With the recent enactment of data breach notification laws in South Dakota and Alabama, all 50 US states now have laws regulating data breach notification.   We’ve updated the Mintz Matrix (maintained by the Mintz Privacy Team for nearly 10 years) to provide you with the latest information.

Managing the differing requirements remains a challenge, and points to the need for updated incident response plans.   As an example, the chart below outlines the different timelines for notification.  The Mintz Matrix contains information on all of these, and more.

Continue Reading Mintz Matrix Updated – Data Breach Laws in All 50 States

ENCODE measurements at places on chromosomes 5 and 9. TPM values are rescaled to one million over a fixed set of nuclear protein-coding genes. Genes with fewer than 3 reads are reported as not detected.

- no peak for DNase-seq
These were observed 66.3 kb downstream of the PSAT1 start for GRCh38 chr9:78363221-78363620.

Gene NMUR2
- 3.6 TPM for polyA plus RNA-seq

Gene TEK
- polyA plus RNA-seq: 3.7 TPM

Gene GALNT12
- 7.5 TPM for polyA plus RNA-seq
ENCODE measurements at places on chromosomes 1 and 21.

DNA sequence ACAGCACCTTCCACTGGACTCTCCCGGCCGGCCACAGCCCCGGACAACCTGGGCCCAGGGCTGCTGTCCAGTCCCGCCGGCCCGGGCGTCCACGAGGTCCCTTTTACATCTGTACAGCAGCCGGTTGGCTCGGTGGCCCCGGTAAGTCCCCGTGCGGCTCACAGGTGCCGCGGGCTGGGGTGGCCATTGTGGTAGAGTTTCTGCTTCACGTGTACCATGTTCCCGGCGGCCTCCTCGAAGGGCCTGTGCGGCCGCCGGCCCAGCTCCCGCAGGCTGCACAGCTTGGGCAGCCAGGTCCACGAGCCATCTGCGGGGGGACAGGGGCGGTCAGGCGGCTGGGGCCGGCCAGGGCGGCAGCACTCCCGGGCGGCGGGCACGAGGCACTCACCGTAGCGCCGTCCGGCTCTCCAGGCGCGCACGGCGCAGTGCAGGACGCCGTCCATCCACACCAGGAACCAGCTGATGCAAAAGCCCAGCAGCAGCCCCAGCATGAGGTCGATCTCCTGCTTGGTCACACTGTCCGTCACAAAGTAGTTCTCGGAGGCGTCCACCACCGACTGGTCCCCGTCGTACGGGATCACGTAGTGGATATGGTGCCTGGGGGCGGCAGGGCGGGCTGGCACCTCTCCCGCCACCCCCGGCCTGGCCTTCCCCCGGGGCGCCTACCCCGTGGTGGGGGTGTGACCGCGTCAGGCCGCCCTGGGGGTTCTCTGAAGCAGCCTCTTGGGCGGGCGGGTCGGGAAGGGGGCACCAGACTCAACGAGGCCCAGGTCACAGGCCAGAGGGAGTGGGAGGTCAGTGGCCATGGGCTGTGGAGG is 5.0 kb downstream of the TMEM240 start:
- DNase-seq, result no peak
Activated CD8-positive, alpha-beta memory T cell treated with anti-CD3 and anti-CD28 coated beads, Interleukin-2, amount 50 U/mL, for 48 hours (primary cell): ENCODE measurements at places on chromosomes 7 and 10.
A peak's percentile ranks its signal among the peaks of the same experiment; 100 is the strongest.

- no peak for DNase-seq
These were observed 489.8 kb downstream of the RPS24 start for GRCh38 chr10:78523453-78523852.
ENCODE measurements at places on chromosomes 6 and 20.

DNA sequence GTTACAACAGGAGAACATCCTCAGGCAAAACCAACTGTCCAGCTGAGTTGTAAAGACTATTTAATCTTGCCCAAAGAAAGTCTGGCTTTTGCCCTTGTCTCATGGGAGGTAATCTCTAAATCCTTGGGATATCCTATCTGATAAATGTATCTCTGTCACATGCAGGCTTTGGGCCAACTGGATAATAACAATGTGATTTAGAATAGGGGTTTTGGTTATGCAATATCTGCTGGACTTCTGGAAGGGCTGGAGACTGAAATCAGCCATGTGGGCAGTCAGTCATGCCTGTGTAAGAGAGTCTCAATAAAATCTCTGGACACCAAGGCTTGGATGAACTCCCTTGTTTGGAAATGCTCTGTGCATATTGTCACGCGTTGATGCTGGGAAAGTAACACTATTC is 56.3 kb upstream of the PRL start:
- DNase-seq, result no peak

As has become typical in the data security space, there was quite a bit of activity in state legislatures over the previous year concerning data breach notification statutes.  Lawmakers are keenly aware of the high profile data breaches making headlines and the increasing concerns of constituents around identity theft and pervasive cybercrime.  In response, states are beefing up their data security statutes in order to provide greater protection for a broader range of data, to require notification to Attorneys General, and to speed up the timeline companies have to advise residents when their personal information has been compromised, to name a few steps. Please review our updated Mintz Matrix to make sure you understand the latest rules applicable to your business!